In the News

Industry Teams up with Colleges to Train Idaho Sawmill Workers

Every hour, Idaho Forest Group’s Chilco Mill — north of Coeur d’Alene — produces enough lumber to frame six to eight houses.

The Spokesman-Review reported that although skilled-labor jobs pay between $25 and $34 per hour, plus benefits, Idaho Forest Group has difficulty recruiting qualified candidates for the positions.

Faced with labor shortages, the company has teamed up with North Idaho College, Lewis-Clark State College, and other wood products manufacturers to train 200 sawmill workers over the next two years.

“When people think of sawmills, they think of the sawmills of yesterday, when a lot of sweat and blood was required to make each board,” said Tommy Groff, maintenance manager for Idaho Forest Group. However, “very few of our 230 employees ever touch a board.”

As mills have become more automated, they employ fewer workers, but those workers are highly trained.

The Idaho Department of Labor is putting up $483,000 in grant money for the training. Another $142,000 will come from cash and in-kind donations from mill operators. Other contributors joining Idaho Forest Group are Potlatch Corp., Stimson Lumber Co., Plummer Forest Products, and Empire Lumber Co.

“It’s making a difference,” said Scott Sheppard, Stimson Lumber’s director of manufacturing.


Upper Wenatchee Pilot Project

Earlier this year, the Okanogan-Wenatchee National Forest was awarded $1.6 million from the Washington D.C. office in the form of supplemental hazardous fuels funding from the Wildfire Hazardous Fuels Program. The funds will be used to implement the Pilot Proposal for Fire Resiliency in Chelan County, which includes the Upper Wenatchee Pilot Project. A breakdown of the funding includes

  • Upper Wenatchee Pilot - $1,045,000
  • Stemilt (Chelan County land) and Washington Department of Fish and Wildlife lands to do commercial thinning and prescribed fire implementation - $385,000
  • TREX Program for training prescribed fire personnel - $50,000
  • Lake Wenatchee Fire Adapted Community work - $50,000
  • Mission Creek prescribed fire implemented by Forest Service - $70,000

The Okanogan-Wenatchee is currently analyzing two subwatersheds in the Lake Wenatchee area for treatment — the Lower Chiwawa and Big Meadow areas, which total 36,000 acres. The additional Upper Wenatchee Pilot dollars will allow the Forest Service to add two subwatersheds to the project area — Lake Wenatchee and Beaver Creek, which total 40,000 acres. The four drainages total 76,000 acres and make up the Upper Wenatchee Pilot. By combining all four subwatersheds, it is believed that the forest will be able to initiate implementation of ecological restoration projects within two to three years, instead of the several years it would have taken to analyze and issue a decision for treatments within the 76,000-acre landscape.

The Okanogan-Wenatchee is planning to complete the environmental assessment for the Upper Wenatchee Pilot by the summer of 2019 with projects coming out in fiscal year 2020.

The American Forest Resource Council (AFRC) anticipates that this 76,000-acre planning area that focuses on reducing fuel loads in the Lake Wenatchee area will yield several projects that will help provide the needed raw material for their members. The Okanogan-Wenatchee has struggled to meet its assigned timber targets in recent years, and AFRC hopes this big project will help bolster and grow the forest’s timber program in future years. Source: AFRC writer Tom Partin.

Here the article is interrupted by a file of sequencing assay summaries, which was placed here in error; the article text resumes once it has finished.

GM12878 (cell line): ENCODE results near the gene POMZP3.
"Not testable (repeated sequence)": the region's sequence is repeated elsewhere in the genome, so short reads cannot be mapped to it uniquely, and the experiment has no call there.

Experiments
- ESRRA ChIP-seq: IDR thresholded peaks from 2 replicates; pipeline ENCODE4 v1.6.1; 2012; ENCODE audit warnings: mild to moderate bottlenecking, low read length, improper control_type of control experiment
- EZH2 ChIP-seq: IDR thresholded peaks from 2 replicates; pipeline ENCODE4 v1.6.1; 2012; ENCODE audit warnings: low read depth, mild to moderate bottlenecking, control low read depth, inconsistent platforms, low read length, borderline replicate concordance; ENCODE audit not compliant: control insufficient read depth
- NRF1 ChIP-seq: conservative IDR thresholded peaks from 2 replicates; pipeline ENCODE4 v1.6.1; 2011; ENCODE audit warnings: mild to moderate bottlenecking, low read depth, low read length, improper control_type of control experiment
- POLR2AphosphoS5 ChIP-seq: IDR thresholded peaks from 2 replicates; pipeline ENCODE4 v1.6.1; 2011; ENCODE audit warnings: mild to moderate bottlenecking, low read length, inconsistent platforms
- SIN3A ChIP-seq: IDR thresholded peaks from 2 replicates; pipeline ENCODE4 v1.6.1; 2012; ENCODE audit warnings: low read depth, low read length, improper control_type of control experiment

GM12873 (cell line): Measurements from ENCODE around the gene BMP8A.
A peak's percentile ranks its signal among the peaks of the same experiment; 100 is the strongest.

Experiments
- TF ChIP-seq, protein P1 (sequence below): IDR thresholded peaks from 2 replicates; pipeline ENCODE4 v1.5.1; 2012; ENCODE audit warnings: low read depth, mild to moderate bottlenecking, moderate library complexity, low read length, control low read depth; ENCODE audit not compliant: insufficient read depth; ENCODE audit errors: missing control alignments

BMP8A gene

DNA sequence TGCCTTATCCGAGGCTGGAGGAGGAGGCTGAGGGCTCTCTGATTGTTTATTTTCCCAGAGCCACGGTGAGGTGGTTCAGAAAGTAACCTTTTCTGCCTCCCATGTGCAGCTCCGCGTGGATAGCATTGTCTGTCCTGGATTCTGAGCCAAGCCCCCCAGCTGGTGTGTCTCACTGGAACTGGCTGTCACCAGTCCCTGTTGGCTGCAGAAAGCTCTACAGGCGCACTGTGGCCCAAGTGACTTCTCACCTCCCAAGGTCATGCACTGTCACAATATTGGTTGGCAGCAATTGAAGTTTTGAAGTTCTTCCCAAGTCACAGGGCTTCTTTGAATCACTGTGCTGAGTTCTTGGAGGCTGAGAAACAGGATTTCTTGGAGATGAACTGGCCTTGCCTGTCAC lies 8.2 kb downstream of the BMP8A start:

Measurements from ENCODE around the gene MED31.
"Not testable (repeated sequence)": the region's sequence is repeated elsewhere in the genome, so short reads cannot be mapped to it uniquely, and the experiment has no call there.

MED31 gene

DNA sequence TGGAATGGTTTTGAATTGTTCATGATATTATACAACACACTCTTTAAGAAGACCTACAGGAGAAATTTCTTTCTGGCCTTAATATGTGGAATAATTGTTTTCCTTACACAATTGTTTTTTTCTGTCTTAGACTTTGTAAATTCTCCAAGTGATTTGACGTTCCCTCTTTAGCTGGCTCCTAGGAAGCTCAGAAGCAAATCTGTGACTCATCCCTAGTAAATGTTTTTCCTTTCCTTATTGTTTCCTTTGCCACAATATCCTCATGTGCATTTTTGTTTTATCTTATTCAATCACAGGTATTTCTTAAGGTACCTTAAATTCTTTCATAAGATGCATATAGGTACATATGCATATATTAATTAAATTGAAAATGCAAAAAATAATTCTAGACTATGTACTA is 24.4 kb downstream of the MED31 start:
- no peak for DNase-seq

EPA Grant for California Biomass Project

Biomass Magazine reported that EPA Region 9 will provide Plumas County Community Development Commission a $200,000 grant to complete a brownfield property assessment and develop a clean-up plan for a 28-acre former lumber mill site in Crescent Mills, California. The award will leverage approximately $1 million of preliminary assessment and redevelopment grants that have already been provided to the site.

The site will later be developed into an integrative wood utilization campus that will process biomass material removed from surrounding forests for fire control and ecosystem restoration. The campus is expected to include a biomass power station, a wood chipping facility, and other businesses focused on wood product utilization. These operations are expected to spur local economic growth and create jobs lost as a result of the declining timber industry.


Correction: We want to correct an error in the March/April issue. R & R King Logging is located in Florence, Oregon.

TimberWest November/December 2013
May/June 2017

On the Cover
Photo of HM Inc.’s 2454D John Deere was taken by Mary Bullwinkel.

Committed to Preserving the Logging Culture
HM Inc.’s willingness to make new approaches to logging and its ability to specialize has sustained the family business.

National Tree Farmer of the Year
The Defrees Family of Northeast Oregon was awarded the 2016 National Outstanding Tree Farmer of the Year award by the American Tree Farm System.

Firebreak
Despite Rain and Snow, Fire Season Cometh

Finesse Logging
Shamion Forest Thinning and Salvage

When Logging Promotes Conservation
White and Zumstein say taking on the difficult jobs no one else wants can be challenging, but also rewarding and educational.

Mass Timber Conference Review
A look at the Mass Timber Conference

Wood is Good
A look at the Intermountain Logging Conference

Tech Review
A review of tracked log loaders and their capabilities.

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